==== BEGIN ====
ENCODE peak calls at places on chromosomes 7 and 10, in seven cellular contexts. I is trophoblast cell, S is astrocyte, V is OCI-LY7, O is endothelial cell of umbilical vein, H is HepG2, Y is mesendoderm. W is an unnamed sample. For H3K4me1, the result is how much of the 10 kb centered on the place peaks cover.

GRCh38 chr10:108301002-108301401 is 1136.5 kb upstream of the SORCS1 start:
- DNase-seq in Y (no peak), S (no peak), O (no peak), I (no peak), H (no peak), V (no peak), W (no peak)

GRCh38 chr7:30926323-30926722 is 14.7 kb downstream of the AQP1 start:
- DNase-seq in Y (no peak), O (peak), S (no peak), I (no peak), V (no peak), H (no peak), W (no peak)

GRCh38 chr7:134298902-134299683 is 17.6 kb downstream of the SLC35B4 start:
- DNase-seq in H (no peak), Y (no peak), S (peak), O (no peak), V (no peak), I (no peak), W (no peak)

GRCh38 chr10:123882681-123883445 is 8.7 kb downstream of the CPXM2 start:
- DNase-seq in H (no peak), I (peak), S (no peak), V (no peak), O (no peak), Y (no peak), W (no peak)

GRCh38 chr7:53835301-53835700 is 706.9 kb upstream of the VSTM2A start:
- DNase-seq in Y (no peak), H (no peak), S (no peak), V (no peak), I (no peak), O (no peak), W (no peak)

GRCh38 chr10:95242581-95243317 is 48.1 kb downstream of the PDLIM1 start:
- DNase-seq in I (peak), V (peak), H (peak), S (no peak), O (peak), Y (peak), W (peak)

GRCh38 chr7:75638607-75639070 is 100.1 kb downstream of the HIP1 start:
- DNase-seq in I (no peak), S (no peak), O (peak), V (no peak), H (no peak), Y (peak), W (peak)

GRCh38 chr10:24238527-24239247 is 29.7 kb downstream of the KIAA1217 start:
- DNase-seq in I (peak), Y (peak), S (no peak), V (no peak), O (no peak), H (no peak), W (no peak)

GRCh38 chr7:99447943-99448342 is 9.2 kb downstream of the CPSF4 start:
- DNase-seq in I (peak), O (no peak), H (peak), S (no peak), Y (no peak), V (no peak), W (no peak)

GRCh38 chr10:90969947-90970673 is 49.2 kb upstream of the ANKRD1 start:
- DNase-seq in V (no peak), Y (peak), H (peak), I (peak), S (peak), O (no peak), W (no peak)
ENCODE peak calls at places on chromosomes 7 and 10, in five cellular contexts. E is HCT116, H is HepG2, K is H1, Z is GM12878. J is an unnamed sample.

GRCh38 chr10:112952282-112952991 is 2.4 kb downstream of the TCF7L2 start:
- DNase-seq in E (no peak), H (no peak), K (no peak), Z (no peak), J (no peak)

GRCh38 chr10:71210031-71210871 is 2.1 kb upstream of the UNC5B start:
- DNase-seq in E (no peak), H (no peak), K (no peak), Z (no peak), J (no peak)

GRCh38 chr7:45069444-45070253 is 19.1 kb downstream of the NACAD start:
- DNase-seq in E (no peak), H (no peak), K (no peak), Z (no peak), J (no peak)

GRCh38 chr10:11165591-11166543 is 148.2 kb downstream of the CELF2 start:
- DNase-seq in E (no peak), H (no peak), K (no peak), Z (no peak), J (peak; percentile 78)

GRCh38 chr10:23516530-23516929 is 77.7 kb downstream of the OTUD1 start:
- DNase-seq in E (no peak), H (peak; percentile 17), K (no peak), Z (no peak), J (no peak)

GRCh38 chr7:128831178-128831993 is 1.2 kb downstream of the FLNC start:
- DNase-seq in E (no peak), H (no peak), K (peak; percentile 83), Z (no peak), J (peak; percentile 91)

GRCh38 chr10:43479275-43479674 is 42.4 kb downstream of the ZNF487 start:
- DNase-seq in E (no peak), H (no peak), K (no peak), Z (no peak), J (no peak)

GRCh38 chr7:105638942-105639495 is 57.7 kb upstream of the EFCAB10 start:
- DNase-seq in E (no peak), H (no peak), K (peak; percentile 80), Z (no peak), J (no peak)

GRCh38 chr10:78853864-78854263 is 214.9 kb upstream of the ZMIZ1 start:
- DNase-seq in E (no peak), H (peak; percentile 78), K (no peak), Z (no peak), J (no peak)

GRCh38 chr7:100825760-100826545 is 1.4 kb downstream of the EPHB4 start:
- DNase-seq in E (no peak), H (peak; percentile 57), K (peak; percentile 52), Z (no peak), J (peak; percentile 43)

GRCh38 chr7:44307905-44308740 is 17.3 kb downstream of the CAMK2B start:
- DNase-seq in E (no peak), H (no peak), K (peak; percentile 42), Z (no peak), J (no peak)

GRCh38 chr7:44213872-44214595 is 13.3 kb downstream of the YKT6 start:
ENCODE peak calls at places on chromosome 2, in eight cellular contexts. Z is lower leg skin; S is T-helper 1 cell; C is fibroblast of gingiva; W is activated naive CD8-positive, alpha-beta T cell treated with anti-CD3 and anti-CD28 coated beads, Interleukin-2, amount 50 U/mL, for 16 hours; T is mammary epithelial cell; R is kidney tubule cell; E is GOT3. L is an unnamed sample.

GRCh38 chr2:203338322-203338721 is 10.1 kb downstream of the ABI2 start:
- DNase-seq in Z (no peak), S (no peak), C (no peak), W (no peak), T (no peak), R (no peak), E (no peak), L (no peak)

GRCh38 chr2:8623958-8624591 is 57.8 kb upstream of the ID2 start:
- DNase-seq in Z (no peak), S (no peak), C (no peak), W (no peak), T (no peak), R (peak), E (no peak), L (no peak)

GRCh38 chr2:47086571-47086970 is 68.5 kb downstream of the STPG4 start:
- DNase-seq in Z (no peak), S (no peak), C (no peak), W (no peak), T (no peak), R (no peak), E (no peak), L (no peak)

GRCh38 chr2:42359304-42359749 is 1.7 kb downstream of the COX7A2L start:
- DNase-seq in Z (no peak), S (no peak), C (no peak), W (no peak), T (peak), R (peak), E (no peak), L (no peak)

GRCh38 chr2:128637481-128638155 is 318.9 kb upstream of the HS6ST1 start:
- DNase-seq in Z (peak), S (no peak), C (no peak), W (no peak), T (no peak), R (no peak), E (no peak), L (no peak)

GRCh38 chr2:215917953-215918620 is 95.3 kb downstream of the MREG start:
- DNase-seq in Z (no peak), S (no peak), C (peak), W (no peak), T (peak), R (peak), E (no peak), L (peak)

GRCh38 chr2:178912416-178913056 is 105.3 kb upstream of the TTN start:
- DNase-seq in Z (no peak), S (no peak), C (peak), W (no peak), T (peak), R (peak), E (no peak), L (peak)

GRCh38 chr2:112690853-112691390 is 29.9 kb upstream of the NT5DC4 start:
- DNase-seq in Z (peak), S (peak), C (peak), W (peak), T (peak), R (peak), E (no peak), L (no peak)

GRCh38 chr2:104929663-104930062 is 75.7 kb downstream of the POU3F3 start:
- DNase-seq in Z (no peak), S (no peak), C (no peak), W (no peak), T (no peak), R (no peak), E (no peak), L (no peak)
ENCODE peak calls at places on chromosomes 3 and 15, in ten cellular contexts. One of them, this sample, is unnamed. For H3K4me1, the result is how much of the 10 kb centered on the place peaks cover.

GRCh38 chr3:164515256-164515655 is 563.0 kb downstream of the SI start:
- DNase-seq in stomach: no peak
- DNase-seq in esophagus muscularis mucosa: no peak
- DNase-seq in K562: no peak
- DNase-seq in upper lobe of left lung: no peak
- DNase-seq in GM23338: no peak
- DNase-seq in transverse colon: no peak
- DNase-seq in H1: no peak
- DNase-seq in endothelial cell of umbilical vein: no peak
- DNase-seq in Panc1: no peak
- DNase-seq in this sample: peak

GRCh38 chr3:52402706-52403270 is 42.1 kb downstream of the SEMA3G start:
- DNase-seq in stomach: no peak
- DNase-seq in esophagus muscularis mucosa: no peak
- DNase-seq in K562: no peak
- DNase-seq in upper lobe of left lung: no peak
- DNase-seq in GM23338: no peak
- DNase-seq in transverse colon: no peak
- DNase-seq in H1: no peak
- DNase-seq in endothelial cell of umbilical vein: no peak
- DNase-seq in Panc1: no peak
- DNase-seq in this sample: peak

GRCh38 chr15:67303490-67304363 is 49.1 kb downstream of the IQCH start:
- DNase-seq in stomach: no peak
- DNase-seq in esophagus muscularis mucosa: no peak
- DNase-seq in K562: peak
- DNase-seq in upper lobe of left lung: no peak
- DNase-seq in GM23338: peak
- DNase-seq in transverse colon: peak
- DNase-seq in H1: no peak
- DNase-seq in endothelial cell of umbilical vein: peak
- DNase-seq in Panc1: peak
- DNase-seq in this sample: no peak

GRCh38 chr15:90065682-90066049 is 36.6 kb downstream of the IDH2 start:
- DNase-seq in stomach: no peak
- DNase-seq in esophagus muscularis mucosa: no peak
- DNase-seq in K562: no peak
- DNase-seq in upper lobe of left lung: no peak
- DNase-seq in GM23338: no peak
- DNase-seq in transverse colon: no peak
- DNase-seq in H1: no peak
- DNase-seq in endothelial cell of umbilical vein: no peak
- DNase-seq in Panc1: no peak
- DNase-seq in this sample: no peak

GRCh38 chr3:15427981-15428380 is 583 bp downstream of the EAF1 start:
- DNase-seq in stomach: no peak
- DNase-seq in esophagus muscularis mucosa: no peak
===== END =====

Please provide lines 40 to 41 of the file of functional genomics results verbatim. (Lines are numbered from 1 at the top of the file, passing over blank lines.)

- DNase-seq in E (no peak), H (peak; percentile 78), K (no peak), Z (no peak), J (no peak)

GRCh38 chr7:100825760-100826545 is 1.4 kb downstream of the EPHB4 start: